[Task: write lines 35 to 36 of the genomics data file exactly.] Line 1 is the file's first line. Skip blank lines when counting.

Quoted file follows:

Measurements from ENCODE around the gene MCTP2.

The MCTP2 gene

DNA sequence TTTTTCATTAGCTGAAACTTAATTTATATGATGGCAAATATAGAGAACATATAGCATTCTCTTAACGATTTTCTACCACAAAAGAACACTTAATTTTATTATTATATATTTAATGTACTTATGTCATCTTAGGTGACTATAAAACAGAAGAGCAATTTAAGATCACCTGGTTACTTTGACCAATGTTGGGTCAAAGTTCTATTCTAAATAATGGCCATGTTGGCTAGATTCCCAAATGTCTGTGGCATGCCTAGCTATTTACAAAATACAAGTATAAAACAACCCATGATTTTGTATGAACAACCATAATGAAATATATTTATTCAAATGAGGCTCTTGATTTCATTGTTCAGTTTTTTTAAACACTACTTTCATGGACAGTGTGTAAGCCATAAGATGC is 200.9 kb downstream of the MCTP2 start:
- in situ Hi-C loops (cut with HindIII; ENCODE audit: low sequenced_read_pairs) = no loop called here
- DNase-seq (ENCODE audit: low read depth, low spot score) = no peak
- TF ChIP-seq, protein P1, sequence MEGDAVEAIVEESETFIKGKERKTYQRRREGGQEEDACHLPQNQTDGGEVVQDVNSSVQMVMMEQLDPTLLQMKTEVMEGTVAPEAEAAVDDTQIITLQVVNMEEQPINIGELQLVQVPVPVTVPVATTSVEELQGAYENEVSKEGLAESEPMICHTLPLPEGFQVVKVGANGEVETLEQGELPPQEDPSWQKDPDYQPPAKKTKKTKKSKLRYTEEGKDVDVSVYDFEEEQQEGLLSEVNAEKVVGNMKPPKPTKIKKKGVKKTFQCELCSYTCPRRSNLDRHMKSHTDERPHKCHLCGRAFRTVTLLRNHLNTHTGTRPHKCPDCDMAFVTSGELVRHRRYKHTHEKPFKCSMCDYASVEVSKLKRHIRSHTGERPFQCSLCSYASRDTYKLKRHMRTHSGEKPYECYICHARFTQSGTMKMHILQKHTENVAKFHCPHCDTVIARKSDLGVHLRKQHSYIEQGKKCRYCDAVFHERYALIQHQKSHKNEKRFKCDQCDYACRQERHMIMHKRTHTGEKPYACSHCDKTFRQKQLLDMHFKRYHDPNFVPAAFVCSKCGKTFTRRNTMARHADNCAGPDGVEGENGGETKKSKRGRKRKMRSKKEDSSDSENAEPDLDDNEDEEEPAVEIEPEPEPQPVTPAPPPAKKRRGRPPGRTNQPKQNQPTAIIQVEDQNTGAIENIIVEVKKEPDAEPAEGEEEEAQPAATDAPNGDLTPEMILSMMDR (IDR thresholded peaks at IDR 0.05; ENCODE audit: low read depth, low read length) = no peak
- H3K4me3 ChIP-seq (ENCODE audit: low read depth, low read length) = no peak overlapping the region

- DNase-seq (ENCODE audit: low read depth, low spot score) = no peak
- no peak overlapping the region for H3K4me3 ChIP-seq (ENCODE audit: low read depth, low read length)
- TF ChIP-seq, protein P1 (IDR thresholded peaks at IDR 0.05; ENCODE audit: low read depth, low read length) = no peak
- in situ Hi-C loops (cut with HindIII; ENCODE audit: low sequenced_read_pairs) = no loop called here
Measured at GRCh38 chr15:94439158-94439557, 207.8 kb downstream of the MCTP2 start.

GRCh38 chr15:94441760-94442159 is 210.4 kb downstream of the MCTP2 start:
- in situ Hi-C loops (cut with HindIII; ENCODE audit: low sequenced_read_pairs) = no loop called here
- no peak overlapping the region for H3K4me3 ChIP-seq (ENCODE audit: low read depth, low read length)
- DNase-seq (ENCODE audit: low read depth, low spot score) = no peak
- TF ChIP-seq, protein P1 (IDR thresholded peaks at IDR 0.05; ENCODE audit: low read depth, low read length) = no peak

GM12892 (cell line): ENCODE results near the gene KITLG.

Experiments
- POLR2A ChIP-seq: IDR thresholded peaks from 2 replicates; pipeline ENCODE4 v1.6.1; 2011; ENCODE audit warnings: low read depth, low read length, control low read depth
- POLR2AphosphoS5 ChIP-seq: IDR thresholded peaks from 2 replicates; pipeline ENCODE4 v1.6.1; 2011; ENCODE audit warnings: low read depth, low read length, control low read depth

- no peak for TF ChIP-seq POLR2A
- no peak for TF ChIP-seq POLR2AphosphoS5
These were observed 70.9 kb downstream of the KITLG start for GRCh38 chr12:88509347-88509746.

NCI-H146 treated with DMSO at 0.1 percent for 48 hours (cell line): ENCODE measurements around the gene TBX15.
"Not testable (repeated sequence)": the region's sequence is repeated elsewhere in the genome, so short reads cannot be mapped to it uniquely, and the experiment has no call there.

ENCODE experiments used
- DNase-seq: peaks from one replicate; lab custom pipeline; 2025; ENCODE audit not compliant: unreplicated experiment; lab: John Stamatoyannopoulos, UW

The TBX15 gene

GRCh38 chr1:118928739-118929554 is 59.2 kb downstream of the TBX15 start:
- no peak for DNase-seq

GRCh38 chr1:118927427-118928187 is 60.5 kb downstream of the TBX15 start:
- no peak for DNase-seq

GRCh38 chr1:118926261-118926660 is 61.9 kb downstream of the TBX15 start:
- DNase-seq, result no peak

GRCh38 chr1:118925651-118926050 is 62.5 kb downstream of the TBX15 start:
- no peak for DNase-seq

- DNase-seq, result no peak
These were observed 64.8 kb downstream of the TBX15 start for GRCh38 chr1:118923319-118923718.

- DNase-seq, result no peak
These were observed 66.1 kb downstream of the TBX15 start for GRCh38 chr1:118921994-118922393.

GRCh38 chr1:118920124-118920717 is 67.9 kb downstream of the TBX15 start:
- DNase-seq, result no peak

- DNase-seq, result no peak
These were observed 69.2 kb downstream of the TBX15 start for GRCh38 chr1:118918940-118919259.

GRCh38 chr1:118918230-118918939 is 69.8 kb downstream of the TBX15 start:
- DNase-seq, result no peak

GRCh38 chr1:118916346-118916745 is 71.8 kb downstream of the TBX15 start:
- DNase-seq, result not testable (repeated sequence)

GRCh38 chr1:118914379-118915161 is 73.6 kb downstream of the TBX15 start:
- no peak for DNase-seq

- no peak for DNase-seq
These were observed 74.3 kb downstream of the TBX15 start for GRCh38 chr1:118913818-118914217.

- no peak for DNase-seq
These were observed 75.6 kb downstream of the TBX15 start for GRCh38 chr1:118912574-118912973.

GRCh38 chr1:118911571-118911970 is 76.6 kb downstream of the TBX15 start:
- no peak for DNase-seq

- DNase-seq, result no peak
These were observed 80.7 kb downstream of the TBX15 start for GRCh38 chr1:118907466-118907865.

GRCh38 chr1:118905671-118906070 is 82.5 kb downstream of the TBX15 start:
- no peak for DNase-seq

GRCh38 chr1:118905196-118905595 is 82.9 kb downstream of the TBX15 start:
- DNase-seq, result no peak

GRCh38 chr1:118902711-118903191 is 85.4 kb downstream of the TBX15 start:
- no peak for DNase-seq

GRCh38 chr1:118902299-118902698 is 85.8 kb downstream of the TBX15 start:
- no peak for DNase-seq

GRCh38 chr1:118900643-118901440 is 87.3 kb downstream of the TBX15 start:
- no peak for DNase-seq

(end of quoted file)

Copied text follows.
- DNase-seq, result no peak

GRCh38 chr1:118925651-118926050 is 62.5 kb downstream of the TBX15 start: